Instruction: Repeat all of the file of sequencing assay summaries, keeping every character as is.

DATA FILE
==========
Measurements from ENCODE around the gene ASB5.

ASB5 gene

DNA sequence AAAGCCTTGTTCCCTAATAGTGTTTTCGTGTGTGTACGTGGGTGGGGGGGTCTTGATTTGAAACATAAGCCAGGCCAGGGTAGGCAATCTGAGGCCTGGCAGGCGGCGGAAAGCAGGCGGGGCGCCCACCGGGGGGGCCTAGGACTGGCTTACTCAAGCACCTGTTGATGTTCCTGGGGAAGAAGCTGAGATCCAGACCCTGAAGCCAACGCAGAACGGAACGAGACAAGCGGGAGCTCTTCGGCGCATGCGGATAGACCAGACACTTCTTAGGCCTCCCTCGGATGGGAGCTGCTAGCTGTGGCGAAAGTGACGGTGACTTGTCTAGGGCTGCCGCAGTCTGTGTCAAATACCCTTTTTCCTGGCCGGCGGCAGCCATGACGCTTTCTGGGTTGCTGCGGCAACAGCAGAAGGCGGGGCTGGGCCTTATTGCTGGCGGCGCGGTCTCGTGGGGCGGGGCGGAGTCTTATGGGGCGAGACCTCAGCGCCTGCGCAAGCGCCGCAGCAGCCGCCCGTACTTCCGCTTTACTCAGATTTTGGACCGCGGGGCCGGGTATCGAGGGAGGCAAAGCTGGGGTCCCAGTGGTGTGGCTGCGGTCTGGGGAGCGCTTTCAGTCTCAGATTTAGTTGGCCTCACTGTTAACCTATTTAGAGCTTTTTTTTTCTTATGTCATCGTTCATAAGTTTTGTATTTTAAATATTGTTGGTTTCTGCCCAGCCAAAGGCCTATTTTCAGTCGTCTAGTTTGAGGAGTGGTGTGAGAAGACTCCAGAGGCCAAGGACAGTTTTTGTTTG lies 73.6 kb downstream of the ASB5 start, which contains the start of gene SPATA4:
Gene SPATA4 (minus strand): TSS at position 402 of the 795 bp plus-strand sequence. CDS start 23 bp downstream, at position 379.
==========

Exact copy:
Measurements from ENCODE around the gene ASB5.

ASB5 gene

DNA sequence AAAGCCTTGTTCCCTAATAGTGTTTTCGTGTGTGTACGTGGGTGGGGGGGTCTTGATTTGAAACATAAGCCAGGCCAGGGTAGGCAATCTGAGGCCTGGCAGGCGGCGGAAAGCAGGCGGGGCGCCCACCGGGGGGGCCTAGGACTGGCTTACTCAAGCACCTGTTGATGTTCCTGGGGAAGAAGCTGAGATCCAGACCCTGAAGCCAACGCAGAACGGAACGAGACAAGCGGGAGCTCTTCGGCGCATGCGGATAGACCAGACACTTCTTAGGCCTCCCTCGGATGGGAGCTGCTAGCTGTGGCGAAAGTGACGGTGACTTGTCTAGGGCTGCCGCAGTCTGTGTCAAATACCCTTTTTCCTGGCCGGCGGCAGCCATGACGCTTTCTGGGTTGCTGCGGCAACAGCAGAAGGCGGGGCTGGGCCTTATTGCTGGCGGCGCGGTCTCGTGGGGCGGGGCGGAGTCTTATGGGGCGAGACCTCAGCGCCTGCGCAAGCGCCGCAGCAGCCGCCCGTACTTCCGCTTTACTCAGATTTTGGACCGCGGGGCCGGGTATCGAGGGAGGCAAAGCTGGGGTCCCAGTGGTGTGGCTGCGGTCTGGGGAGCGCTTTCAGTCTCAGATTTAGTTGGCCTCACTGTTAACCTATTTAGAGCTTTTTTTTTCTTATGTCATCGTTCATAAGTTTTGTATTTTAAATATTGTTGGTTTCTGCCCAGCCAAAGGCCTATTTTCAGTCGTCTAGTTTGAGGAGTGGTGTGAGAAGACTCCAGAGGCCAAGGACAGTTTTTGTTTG lies 73.6 kb downstream of the ASB5 start, which contains the start of gene SPATA4:
Gene SPATA4 (minus strand): TSS at position 402 of the 795 bp plus-strand sequence. CDS start 23 bp downstream, at position 379.